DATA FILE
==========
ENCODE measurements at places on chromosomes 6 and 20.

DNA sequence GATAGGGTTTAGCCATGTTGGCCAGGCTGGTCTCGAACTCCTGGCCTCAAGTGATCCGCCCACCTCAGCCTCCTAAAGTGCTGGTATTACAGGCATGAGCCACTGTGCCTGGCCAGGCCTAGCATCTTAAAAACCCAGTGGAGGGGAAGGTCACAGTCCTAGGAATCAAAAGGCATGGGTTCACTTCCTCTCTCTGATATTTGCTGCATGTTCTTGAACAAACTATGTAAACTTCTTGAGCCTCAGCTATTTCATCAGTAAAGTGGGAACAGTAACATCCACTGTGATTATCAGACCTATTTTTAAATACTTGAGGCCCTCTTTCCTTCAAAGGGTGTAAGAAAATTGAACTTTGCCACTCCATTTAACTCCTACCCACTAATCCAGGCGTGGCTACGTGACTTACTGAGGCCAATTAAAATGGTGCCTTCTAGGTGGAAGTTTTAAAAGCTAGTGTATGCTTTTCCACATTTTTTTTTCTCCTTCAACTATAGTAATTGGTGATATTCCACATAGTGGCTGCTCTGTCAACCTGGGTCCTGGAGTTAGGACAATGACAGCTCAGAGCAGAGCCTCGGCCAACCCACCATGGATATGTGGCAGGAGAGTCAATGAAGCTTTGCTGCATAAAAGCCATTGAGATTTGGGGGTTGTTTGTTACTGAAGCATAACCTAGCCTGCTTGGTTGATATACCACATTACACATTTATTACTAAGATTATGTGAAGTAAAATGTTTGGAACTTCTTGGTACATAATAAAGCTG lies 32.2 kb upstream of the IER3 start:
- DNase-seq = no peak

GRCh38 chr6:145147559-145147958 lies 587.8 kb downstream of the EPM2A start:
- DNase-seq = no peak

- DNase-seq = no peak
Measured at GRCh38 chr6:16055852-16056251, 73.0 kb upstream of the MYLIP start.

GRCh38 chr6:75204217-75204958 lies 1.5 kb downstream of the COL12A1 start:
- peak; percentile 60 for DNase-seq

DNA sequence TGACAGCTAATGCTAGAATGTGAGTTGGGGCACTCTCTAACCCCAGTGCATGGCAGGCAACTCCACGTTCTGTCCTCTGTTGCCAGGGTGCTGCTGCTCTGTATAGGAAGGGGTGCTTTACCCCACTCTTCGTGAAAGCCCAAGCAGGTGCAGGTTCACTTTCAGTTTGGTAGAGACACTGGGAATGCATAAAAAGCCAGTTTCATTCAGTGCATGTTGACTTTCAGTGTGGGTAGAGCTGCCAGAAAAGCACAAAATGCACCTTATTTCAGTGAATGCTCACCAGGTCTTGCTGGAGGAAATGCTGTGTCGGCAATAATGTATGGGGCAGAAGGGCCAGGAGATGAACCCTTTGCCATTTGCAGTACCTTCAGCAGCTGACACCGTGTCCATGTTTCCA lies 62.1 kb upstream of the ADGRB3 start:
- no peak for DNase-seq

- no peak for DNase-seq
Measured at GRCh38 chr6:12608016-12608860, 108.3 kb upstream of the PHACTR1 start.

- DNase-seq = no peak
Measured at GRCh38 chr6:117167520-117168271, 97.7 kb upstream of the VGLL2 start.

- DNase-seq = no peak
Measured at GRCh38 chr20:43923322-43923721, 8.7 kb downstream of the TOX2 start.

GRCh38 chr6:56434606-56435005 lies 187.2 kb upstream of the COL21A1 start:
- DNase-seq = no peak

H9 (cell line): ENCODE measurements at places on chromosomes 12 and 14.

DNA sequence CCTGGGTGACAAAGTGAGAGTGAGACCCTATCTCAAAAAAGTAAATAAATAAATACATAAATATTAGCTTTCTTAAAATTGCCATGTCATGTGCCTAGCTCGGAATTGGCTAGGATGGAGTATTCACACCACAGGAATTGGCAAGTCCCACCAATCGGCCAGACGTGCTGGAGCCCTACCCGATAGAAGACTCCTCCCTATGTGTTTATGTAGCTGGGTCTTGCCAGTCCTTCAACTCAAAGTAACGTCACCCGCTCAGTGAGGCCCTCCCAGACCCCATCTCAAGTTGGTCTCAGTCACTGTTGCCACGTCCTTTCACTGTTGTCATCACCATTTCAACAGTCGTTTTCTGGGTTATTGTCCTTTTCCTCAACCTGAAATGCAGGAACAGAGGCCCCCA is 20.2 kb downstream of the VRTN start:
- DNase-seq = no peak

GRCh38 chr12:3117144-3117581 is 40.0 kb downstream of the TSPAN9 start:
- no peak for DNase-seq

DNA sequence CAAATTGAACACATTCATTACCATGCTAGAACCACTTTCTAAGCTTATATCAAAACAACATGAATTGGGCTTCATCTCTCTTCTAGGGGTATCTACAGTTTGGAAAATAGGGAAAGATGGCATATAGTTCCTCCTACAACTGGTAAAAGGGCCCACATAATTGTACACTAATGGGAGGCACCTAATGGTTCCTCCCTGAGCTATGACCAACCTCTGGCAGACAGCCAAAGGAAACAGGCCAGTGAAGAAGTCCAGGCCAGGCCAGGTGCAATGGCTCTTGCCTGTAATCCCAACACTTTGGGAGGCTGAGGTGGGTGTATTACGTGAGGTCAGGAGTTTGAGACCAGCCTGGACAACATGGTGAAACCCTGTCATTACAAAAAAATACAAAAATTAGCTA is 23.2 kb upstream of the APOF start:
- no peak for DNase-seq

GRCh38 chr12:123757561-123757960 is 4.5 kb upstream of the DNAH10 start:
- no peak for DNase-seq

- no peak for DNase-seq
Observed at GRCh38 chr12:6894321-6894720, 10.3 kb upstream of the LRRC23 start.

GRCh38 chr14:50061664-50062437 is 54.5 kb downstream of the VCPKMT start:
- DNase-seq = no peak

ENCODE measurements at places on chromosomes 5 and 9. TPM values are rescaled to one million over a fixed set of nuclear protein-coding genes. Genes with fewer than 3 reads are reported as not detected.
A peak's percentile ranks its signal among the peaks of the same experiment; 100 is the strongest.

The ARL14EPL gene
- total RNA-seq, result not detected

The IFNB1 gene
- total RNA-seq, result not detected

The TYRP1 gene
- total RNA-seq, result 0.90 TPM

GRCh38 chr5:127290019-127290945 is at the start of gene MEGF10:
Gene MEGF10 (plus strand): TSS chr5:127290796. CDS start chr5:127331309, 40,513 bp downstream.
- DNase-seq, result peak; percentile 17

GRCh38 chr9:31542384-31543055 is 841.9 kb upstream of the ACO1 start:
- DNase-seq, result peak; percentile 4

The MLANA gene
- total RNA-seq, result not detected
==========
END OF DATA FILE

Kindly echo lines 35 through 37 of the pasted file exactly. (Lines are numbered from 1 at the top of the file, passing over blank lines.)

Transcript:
The ARL14EPL gene
- total RNA-seq, result not detected

The IFNB1 gene